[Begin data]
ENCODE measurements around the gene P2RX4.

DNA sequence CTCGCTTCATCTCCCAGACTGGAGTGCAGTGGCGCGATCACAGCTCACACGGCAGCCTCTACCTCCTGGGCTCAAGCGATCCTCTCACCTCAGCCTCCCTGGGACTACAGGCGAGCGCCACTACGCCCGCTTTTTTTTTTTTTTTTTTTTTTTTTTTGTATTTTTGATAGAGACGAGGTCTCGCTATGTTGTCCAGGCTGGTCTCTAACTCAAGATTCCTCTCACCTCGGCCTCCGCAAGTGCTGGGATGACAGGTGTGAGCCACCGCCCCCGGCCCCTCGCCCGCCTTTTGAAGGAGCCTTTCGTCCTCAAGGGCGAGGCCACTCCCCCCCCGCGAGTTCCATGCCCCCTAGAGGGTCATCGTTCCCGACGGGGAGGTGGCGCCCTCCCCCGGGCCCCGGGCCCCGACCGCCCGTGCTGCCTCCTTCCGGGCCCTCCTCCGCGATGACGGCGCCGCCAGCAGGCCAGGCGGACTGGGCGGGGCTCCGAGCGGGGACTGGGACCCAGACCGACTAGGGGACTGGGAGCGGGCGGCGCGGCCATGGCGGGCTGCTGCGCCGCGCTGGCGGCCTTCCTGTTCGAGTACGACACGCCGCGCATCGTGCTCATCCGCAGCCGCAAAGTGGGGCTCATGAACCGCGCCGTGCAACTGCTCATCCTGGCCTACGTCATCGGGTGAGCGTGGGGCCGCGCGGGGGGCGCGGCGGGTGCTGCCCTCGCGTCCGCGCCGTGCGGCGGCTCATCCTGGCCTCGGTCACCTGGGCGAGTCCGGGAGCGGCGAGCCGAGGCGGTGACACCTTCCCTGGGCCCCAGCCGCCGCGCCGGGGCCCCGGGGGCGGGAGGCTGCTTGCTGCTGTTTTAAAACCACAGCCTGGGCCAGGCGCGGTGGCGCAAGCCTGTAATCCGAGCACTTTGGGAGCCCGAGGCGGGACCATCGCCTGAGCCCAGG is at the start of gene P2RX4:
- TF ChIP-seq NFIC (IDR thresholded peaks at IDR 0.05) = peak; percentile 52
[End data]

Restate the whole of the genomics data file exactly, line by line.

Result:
ENCODE measurements around the gene P2RX4.

DNA sequence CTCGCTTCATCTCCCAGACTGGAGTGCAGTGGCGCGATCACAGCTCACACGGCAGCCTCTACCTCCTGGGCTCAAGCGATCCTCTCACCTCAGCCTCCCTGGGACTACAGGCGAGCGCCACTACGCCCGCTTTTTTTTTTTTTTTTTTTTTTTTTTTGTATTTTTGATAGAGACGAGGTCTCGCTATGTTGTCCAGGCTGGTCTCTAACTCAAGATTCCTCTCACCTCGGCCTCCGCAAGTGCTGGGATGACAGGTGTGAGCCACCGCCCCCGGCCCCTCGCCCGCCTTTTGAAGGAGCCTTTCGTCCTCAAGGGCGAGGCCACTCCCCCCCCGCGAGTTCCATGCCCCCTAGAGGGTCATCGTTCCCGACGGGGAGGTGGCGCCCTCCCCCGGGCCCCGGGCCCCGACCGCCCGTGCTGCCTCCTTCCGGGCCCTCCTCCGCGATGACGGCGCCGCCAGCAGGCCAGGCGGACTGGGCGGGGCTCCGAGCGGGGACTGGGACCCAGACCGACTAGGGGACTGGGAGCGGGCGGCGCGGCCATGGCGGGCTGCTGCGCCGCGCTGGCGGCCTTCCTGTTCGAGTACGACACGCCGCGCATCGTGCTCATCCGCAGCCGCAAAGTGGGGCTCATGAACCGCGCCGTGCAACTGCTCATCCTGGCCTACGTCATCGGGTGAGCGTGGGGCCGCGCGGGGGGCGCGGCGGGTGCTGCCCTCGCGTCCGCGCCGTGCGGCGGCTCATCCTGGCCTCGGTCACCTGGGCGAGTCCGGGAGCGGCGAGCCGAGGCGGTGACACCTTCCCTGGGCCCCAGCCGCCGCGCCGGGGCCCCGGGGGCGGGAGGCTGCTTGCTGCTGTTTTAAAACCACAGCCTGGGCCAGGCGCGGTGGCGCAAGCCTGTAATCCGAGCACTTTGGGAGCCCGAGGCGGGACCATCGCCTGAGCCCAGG is at the start of gene P2RX4:
- TF ChIP-seq NFIC (IDR thresholded peaks at IDR 0.05) = peak; percentile 52